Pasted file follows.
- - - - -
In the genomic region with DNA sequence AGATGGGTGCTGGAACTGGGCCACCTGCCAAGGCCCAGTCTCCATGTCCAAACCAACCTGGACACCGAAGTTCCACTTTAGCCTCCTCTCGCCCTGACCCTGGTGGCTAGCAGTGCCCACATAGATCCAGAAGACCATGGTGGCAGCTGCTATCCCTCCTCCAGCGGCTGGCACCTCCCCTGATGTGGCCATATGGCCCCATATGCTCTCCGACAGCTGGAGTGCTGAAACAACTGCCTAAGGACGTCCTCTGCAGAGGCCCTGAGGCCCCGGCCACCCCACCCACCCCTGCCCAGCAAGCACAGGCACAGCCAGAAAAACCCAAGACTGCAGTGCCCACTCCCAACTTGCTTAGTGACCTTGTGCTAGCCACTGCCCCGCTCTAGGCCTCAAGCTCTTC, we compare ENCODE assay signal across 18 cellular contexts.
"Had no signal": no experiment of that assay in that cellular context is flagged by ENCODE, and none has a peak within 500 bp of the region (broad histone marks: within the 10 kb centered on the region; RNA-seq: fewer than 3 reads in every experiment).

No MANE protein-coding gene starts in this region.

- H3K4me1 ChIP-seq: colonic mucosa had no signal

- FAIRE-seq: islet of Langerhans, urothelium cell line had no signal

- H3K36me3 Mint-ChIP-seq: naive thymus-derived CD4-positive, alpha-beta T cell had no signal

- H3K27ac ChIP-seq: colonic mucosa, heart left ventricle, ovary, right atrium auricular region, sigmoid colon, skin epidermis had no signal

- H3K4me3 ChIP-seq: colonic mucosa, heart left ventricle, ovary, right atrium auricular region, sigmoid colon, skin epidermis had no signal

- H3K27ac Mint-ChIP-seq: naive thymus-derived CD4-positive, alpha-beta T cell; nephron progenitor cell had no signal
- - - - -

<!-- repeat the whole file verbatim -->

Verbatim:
In the genomic region with DNA sequence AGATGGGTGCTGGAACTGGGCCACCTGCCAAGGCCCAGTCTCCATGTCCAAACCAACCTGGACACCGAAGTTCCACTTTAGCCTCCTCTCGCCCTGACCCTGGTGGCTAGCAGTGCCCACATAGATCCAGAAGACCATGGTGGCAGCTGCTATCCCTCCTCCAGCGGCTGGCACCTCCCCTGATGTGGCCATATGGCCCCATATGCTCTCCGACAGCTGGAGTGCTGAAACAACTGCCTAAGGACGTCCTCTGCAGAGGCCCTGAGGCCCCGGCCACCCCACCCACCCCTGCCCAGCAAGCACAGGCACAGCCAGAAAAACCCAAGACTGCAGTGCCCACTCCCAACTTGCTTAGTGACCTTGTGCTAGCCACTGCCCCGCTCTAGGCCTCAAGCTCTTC, we compare ENCODE assay signal across 18 cellular contexts.
"Had no signal": no experiment of that assay in that cellular context is flagged by ENCODE, and none has a peak within 500 bp of the region (broad histone marks: within the 10 kb centered on the region; RNA-seq: fewer than 3 reads in every experiment).

No MANE protein-coding gene starts in this region.

- H3K4me1 ChIP-seq: colonic mucosa had no signal

- FAIRE-seq: islet of Langerhans, urothelium cell line had no signal

- H3K36me3 Mint-ChIP-seq: naive thymus-derived CD4-positive, alpha-beta T cell had no signal

- H3K27ac ChIP-seq: colonic mucosa, heart left ventricle, ovary, right atrium auricular region, sigmoid colon, skin epidermis had no signal

- H3K4me3 ChIP-seq: colonic mucosa, heart left ventricle, ovary, right atrium auricular region, sigmoid colon, skin epidermis had no signal

- H3K27ac Mint-ChIP-seq: naive thymus-derived CD4-positive, alpha-beta T cell; nephron progenitor cell had no signal